Having spoken with thousands of disability applicants throughout the years, I’ve compiled the following list of the most common errors you can make as an application for Social Security Disability.
- Failing to get regular medical care. Without regular medical care, you can’t substantiate your claim. If there’s no medical evidence of a medical condition, your complaints of pain and limitation have no foundations, and you will get nowhere. If you wish to have your medical condition taken seriously, you need to take it seriously enough, yourself, to be in treatment. Sometimes, this is more easily said than done. Nevertheless, at least going to a free medical clinic is going to be very important.
- Assuming work that was performed informally, without payroll withholding, doesn’t count as work. Some applicants hope to work through the disability process, earning some money to see them through, on an “under-the-table” basis. They think no one will ever find out about this work, and it won’t damage their claim. Actually, you can expect to be asked, under oath, whether you’ve been paid to do any work during the time you claim to have been disabled. Your informal earnings count as work for pay, the same as if you had payroll withholding. It can be very damaging to your claim.
- Understating the exertional demands of the past relevant work. This can be damaging for older individuals, especially those over age 55. The guidelines used to decide cases, known as grid rules, become very liberal for people of advanced age, who performed physically demanding work in the past. However, if you describe the work as having been lighter than it was, a judge may believe that your work was light as performed, and deny a claim that could otherwise have been awarded. When you complete the Work History Report, try hard to remember all of the demands of your job.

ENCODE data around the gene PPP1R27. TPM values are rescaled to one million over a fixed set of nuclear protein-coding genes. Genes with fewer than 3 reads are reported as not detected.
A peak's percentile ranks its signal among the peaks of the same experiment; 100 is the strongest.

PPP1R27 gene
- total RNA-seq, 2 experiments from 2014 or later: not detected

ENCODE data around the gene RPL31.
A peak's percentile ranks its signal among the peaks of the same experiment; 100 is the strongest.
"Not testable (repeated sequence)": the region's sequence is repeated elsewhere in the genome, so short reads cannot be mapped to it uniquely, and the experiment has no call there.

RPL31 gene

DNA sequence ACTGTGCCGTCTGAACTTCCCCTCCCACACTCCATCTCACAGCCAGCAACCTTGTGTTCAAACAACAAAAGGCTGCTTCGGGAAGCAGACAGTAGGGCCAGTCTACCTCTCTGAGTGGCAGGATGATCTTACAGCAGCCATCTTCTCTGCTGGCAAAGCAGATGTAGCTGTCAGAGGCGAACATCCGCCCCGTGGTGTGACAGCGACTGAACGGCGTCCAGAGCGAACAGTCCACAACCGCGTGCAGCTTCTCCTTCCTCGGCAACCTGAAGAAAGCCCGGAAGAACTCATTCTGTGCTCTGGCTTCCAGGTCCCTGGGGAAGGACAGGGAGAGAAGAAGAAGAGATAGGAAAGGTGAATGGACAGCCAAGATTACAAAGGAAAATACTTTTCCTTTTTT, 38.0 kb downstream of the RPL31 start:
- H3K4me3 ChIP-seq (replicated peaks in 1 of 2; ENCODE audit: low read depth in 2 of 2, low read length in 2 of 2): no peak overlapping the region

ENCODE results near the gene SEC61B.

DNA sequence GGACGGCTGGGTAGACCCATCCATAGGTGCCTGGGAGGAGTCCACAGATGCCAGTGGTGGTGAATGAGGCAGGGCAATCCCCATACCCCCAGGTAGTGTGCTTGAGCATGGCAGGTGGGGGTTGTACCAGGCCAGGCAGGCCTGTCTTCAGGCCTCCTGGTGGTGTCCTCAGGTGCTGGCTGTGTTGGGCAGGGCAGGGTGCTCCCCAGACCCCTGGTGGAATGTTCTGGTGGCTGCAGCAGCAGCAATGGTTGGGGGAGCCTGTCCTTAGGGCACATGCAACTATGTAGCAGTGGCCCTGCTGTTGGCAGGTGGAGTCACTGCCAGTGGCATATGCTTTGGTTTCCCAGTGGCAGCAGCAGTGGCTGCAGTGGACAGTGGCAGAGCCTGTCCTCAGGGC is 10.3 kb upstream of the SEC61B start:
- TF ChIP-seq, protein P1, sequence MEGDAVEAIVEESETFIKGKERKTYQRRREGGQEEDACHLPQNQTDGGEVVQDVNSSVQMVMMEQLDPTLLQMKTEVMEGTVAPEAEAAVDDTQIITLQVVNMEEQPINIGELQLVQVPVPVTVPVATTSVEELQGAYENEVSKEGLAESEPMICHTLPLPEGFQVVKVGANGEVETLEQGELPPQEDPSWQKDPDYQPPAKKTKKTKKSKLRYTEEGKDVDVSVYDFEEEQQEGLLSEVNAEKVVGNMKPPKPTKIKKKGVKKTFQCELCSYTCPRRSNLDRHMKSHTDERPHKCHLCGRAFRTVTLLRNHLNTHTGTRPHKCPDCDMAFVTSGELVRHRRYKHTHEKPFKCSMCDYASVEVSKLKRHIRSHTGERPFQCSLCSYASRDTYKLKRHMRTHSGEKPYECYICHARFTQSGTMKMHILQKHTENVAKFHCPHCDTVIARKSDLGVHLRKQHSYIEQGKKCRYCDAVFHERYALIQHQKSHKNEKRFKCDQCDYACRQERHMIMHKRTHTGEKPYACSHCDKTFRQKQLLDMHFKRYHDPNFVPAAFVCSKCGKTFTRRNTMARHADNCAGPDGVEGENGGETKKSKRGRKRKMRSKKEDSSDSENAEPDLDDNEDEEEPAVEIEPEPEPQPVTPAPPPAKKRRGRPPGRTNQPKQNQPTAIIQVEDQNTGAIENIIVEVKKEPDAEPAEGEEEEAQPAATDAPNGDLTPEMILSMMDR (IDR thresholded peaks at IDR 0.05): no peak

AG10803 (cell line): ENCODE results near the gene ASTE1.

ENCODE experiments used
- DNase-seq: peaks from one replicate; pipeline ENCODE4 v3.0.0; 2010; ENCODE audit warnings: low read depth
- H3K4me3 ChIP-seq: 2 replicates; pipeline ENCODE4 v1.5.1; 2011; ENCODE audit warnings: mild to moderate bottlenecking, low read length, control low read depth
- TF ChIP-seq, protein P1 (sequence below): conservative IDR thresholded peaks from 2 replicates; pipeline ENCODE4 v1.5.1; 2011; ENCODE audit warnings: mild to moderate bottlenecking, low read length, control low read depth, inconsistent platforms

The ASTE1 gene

- Failing to appeal a claim that has been denied. Many applicants feel defeated when their claims are denied. Though this is understandable, there is a 60-day deadline to file an appeal. If that appeal is missed, you have to start all over. This produces delay. Furthermore, if the denial is considered administratively final, it may be binding, at least through the date of the decision, in any future claim filed. Past claims that have been denied can be reopened only under very limited circumstances.
- Failing to consult an attorney. An attorney can offer candid advice on whether the claim should be pursued at all. Furthermore, an attorney can help file the appeals, make sure the paperwork is completed, obtain opinion evidence from doctors, and make sure all probative evidence gets before the Social Security Administration (SSA). Since attorneys are paid only if they win the claim, there’s very little risk to you when you contact an attorney.
There are many mistakes you can make when applying for disability benefits, so make sure you review everything carefully before submitting your application. Better yet, contact our attorneys for help with your disability claim and a FREE consultation.